Pubs code labelled ‘wholesale failure’

By Amelie Maurice-Jones

- Last updated on GMT

Scandalous and unfair: Industry officials criticised the Pubs Code
Scandalous and unfair: Industry officials criticised the Pubs Code

Related tags Legislation Property Tenanted + leased Finance Pubco + head office

The pubs code came under fire as a “wholesale failure” at the Business, Energy and Industrial Strategy (BEIS) committee meeting yesterday (12 July), designed to assess the usefulness of the code.

The pubs code​ was created in 2017 to govern the relationship between pub tenants and large pubcos where the two parties had a ‘tied’ lease, meaning landlords took a portion of revenue from beer sales.  

Disputes between tenants and landlords over how the code should be applied are decided on by the pubs code adjudicator (PCA) Fiona Dickie. 

The code states tenants can request to have their rent independently revaluated to be in line with market rents – the market rent-only (MRO) option – and for a result to be provided within 90 days of the requests.  

However, witnesses claimed the code allowed landlords to instead demand an arbitration process that could take two years, at added expense to the tenant.  

British Pub Confederation chair Greg Mulholland claimed the legislation had been a “wholesale failure”, and called for an inquiry into what had gone wrong.  

The pubs code was founded on two principles, he continued. The first was that it should facilitate fair and lawful dealing, and the second was that the tied tenant should not be worse off than the free-of-tie tenant. However, said Mulholland, these had not been upheld.

Scandalous situation

Mulholland also called the beer tie the “biggest rip off in Britain today”, as it involved charging tenants “extortionate, inflated, above-market” prices for beer.  

The conclusion, he said, was tenants were scared of going MRO. “[There have been] broken promises from ministers to Parliament who assured the House of Commons and House of Lords they would legislate and do it properly, but they’ve failed to do so,” he added.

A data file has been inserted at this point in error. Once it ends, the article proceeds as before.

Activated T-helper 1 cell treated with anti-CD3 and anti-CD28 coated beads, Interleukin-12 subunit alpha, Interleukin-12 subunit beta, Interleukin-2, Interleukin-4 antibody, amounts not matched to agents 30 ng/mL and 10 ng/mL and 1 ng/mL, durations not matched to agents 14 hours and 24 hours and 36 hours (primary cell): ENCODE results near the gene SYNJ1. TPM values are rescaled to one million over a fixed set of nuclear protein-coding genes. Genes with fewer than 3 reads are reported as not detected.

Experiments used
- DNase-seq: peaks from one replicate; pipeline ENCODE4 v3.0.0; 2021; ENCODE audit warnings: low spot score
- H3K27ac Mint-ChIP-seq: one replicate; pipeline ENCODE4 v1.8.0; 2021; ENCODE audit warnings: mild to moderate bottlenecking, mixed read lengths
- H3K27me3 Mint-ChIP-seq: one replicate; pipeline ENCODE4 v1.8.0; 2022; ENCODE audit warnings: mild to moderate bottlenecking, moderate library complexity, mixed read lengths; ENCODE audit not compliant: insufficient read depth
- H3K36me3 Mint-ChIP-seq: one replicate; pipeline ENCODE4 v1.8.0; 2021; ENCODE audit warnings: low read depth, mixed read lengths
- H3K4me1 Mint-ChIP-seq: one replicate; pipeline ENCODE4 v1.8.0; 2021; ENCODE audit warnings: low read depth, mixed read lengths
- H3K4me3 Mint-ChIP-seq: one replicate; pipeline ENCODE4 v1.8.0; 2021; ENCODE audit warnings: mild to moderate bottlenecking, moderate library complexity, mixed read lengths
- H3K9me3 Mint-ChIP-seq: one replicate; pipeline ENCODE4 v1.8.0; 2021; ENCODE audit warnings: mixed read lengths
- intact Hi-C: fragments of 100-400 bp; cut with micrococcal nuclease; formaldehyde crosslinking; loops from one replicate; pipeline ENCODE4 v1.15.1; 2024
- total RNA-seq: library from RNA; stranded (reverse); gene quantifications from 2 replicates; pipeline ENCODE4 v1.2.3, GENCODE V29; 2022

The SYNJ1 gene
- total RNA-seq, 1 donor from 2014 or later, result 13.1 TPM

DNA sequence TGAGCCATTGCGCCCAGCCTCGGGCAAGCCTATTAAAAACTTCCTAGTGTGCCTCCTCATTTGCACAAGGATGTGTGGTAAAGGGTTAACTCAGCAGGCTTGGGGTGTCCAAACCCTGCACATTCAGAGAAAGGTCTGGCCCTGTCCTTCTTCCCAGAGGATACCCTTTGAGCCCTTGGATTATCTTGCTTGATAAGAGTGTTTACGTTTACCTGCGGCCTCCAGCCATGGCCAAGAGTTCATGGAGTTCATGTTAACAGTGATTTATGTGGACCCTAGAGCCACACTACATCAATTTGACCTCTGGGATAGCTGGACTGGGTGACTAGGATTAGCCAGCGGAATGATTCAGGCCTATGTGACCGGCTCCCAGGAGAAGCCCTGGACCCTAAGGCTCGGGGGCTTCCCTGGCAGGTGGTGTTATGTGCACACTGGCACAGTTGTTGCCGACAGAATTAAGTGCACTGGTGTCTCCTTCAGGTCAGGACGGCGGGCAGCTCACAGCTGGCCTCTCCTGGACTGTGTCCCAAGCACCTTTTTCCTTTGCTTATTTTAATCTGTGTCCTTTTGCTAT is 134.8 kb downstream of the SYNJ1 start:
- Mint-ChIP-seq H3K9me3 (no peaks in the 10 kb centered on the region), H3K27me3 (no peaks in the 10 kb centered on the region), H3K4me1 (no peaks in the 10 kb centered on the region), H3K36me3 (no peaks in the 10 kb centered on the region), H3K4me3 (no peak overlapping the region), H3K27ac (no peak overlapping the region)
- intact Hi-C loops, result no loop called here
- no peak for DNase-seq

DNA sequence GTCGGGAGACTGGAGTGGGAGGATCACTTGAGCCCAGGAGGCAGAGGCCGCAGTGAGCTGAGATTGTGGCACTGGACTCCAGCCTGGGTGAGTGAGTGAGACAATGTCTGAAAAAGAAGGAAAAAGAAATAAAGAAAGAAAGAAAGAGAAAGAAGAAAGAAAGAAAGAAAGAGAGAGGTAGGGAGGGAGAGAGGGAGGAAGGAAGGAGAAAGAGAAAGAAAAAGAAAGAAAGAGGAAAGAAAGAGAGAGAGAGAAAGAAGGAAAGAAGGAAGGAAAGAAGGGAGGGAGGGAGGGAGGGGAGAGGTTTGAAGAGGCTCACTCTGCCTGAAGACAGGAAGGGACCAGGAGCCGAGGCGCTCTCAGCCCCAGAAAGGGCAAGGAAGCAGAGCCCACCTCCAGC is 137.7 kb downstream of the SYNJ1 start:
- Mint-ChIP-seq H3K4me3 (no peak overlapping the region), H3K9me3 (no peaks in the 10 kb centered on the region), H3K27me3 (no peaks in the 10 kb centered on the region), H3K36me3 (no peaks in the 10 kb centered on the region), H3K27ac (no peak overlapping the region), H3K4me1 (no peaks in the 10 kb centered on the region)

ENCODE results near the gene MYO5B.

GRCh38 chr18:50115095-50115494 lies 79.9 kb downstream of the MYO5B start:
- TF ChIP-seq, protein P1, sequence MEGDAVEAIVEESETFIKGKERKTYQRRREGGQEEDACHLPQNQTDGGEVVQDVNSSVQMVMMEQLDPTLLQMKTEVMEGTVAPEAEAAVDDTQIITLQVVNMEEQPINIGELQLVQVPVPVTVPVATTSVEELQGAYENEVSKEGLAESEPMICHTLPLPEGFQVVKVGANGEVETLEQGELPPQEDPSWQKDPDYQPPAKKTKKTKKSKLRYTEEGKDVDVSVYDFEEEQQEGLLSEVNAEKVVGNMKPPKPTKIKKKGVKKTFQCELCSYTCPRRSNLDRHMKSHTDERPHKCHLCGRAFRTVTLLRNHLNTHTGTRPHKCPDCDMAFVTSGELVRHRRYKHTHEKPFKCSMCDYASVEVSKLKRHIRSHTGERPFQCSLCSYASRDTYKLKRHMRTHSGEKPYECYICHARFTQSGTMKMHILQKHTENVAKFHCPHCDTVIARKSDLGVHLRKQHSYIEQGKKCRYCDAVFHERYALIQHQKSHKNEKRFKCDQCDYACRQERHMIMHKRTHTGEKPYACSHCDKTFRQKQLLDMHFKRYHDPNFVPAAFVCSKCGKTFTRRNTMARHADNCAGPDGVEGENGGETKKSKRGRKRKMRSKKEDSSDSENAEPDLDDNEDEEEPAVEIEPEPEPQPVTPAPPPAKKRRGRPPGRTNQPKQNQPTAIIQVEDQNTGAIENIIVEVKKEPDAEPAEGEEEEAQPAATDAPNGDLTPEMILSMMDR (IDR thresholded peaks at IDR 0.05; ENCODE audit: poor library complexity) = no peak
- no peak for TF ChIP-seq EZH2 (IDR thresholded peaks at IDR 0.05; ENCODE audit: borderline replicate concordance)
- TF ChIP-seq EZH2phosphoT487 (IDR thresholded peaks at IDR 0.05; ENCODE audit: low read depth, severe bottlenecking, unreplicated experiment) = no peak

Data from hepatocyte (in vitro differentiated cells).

Forum of Private Business managing director Ian Cass also criticised the MRO option. While the option was supposed to be based purely on market rent, rather than market rent plus the margin lost selling products, which was putting publicans off choosing it. 

Cass also called the role and performance of PCA Fiona Dickie “disappointing”. While he sent in 102 examples of bad behaviour to the body, he claimed nothing was ever done to handle them.

The Hand & Flower, Olympia, west London licensee Hayley Tansey said the PCA had taken a side, but “not our side”, and did not feel her voice was heard.  

She had lost “faith and trust” in the process, and felt the current PCA was not approachable, with events held costing too much time and money for publicans to afford.  

Tenants felt “very, very betrayed”, added Mulholland. He said the adjudicator had only conducted one investigation, had ignored systematic abuse of dilapidation bills and section 25 notices and had done nothing for MRO tenants who were charged full rents during lockdown.  

Aggressive and troublesome

Campaign for Pubs chair Paul Crossman continued this critique. He had hoped for an adjudicator who would champion publicans’ problems, but instead, publicans’ issues were seen as an “aggressive and troublesome factor”.  

Dickie ​stated that the witnesses had not given facts nor data to back up their general allegations. She pointed to a tied-tenant survey, conducted independently by market research company Ipsos Mori, that revealed the temperature in the regulated tied sector.  

She said the methodology for the survey showed Mori had interviewed both publicans and pubcos for the survey, and she had upped the number of tenants involved from 400 to 600 for better comparison. 

Dickie claimed she met with a range of stakeholders, yet always asked them to give her evidence of assertions. She said she had not declined to meet with anyone and her office “has its ears open all the time”. 

However, when pressed on this point, she said she had not met with the British Pub Confederation since 2018. She said it was possible that the organisation, as well as the Campaign for Pubs, were included in meetings about partnership strategy in May this year. 

Dickie ​also said she had worked to prevent malpractice, imposing a £2m fine to Star for 12 breaches of the code. She was also confident the MRO was being delivered in line with Parliament.  

“The MRO process, could and I would like to say should, be part and parcel of every tied rent review so tenant can get the best deal”, she added. 

The group also claimed the code was applied differently to non-tied and tied pubs during the pandemic – with pubcos giving more rent concessions and discounts to tied pubs in a way that Mulholland found “clearly discriminatory”. 

However, pubcos disagreed. Spokespeople from Punch Pubs, Star Pubs and Bars, Stonegate and Marstons said while tied tenants were supported better, this was because the nature of the MRO arrangement meant tenants opted out of that close partnership. 

Star Pubs and Bars operations director for the North Mick Howard, for instance, had put more than £1m rent support behind payment plans, with the vast majority of MRO tenants accepting that.

Ed Hancock, Marstons group operations director and group property director, also agreed sensible repayment strategies with tenants, with Punch Pubs chief executive Clive Chesser stating the pubco supported free-of-tied tenants better than elsewhere in the commercial world. 

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